‘One Piece’ Live-Action Fixes One of the Anime’s Biggest Problems
One Piece re-starts the search for the legendary treasure. And it may just be the best live-action anime adaptation in recent memory.
I love One Piece. A little more than two years ago I was firmly in the “that looks fun, but there are too many dang episodes” camp but was convinced to give the Straw Hat Pirates a shot and was quickly turned. Now I’m completely caught up on the 1,000+ episodes, have been eyeing the expensive Big Mom figure at the store near me, and genuinely would have a hard time picking a single favorite character.
It’s one of the biggest animes in the world for a reason. So when the live-action Netflix adaptation was announced I was somewhere between dubious and cautiously optimistic. It’s here now, and after a huge opening weekend, One Piece is beating some of the most popular shows on Netflix for views. But how does it hold up? Will it bring in new fans? And is it worth old fans’ time?
It’s no secret that one of the biggest issues with One Piece is its length. It mostly avoids filler episodes, but this is because in many cases a single chapter of the manga is made into a single episode of anime and this makes for a slower overall story progression. Sometimes this is great and even long arcs fly by.
Sometimes it’s fine. But sometimes, this is slow and boring. Especially in the earlier arcs. It can’t be helped, they’re intro arcs. But there’s a reason people may tell newcomers to the series to skip those episodes in preference of the corresponding manga chapters or movies that condense the same episode blocks down to two hours.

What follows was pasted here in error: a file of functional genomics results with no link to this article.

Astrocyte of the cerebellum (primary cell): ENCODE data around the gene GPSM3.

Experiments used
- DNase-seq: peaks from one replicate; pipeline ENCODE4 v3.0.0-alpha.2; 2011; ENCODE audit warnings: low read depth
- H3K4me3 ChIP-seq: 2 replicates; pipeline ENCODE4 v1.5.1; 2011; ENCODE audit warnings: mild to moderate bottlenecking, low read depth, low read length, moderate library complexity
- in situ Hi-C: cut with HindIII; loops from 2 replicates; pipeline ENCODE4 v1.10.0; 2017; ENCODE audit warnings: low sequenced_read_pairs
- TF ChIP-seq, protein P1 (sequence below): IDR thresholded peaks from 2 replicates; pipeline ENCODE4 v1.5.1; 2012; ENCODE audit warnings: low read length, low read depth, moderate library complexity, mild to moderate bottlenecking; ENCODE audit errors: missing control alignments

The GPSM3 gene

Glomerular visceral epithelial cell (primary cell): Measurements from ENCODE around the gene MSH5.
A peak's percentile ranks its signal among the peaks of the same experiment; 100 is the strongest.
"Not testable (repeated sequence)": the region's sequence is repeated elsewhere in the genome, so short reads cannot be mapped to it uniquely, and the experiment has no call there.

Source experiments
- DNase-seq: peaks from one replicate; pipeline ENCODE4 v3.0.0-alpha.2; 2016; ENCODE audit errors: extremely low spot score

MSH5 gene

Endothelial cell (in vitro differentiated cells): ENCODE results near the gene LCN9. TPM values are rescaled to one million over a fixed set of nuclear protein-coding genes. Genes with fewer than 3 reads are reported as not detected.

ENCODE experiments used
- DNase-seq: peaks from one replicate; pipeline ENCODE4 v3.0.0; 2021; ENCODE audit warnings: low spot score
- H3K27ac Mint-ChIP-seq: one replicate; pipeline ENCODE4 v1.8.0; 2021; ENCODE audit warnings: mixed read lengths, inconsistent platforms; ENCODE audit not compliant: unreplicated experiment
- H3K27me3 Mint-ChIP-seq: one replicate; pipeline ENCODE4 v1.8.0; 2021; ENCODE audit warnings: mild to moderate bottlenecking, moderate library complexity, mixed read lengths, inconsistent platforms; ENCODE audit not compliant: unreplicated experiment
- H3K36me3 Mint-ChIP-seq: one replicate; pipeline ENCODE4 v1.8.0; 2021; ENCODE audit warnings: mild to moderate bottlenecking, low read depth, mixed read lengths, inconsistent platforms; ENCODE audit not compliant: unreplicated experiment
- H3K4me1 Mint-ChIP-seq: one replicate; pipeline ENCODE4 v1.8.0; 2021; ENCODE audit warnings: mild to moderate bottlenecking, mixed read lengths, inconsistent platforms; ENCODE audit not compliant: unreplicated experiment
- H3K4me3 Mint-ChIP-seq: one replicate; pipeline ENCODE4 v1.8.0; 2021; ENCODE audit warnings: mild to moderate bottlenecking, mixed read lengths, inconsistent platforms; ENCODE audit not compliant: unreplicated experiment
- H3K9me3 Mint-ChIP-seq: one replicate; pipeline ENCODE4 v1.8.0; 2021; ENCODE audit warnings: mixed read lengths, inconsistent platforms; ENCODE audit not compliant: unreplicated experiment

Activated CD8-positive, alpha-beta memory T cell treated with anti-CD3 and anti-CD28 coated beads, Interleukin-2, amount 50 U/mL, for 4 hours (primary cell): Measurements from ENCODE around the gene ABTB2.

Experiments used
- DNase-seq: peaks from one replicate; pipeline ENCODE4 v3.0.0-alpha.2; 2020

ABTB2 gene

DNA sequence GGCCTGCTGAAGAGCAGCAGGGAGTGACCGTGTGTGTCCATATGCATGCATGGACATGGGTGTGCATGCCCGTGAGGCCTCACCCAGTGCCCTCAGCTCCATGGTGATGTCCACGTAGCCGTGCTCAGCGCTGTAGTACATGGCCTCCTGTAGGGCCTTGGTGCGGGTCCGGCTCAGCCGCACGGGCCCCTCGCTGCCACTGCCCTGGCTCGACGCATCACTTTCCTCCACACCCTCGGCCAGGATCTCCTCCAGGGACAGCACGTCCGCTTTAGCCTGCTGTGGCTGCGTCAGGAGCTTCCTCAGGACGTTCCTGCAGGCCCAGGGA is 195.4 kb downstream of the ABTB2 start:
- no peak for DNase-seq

Live-action One Piece doesn’t have this same issue. Like the movies, it takes the same intro arcs and squeezes them down to two-episodes-each. Is anything lost? Honestly, not much. For example, a few characters aren’t in Usopp’s introduction- but not anybody important to the story. And what’s left is a series of adventures that are true to the source material without any of the excess. It’s just the parts we care about.
This show is also incredibly well-cast. In a cast of mostly previously-no-name actors, I was impressed across the board by how well everyone captured their characters. Luffy is delightfully goofy, Nami is believable as harboring a secret and a dark past, and Zoro is just perfect. And Buggy–he’s got a fan following based on the anime, but that has only been exploding with his live-action introduction.
The other major aspect of One Piece that had me nervous going in was the physical aspects, the fight choreography, and the special effects. This universe is full of weirdos with superpowers, and it would have been so easy for Luffy’s gum-gum arms or Buggy’s chop-chop powers to look bad.
Instead, I was impressed by how clean everything was. Were some bits goofy? Sure, but they were supposed to be. And the way that Buggy’s power specifically–which let’s be honest, it was just straight-up body horror–was believable but not terrifying on screen made me really look forward to possibly seeing other powers in the future. I can’t wait to see Robin’s power once day! Or Doflamingo’s! Or really any of them, they get pretty wild.